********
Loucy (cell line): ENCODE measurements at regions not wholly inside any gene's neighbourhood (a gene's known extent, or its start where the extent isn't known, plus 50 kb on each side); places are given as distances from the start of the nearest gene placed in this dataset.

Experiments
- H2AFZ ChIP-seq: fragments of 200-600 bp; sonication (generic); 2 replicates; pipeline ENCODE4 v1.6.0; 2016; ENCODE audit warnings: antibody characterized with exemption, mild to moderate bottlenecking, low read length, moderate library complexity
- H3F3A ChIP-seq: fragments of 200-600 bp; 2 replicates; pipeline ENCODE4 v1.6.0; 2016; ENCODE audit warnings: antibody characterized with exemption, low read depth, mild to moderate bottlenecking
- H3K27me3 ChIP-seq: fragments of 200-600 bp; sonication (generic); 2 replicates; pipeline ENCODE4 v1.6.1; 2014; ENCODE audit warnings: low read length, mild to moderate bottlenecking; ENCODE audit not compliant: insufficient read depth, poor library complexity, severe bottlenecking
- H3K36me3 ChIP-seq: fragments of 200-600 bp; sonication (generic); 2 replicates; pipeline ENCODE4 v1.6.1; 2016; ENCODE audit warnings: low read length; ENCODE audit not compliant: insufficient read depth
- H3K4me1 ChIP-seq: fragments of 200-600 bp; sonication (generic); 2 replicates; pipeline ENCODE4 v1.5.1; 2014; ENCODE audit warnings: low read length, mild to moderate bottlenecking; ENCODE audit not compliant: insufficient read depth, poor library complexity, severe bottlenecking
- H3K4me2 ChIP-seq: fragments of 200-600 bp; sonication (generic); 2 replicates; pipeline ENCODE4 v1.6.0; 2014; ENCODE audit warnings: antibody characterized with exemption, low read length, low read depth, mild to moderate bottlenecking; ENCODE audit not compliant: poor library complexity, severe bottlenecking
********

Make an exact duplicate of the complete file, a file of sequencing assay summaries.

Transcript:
Loucy (cell line): ENCODE measurements at regions not wholly inside any gene's neighbourhood (a gene's known extent, or its start where the extent isn't known, plus 50 kb on each side); places are given as distances from the start of the nearest gene placed in this dataset.

Experiments
- H2AFZ ChIP-seq: fragments of 200-600 bp; sonication (generic); 2 replicates; pipeline ENCODE4 v1.6.0; 2016; ENCODE audit warnings: antibody characterized with exemption, mild to moderate bottlenecking, low read length, moderate library complexity
- H3F3A ChIP-seq: fragments of 200-600 bp; 2 replicates; pipeline ENCODE4 v1.6.0; 2016; ENCODE audit warnings: antibody characterized with exemption, low read depth, mild to moderate bottlenecking
- H3K27me3 ChIP-seq: fragments of 200-600 bp; sonication (generic); 2 replicates; pipeline ENCODE4 v1.6.1; 2014; ENCODE audit warnings: low read length, mild to moderate bottlenecking; ENCODE audit not compliant: insufficient read depth, poor library complexity, severe bottlenecking
- H3K36me3 ChIP-seq: fragments of 200-600 bp; sonication (generic); 2 replicates; pipeline ENCODE4 v1.6.1; 2016; ENCODE audit warnings: low read length; ENCODE audit not compliant: insufficient read depth
- H3K4me1 ChIP-seq: fragments of 200-600 bp; sonication (generic); 2 replicates; pipeline ENCODE4 v1.5.1; 2014; ENCODE audit warnings: low read length, mild to moderate bottlenecking; ENCODE audit not compliant: insufficient read depth, poor library complexity, severe bottlenecking
- H3K4me2 ChIP-seq: fragments of 200-600 bp; sonication (generic); 2 replicates; pipeline ENCODE4 v1.6.0; 2014; ENCODE audit warnings: antibody characterized with exemption, low read length, low read depth, mild to moderate bottlenecking; ENCODE audit not compliant: poor library complexity, severe bottlenecking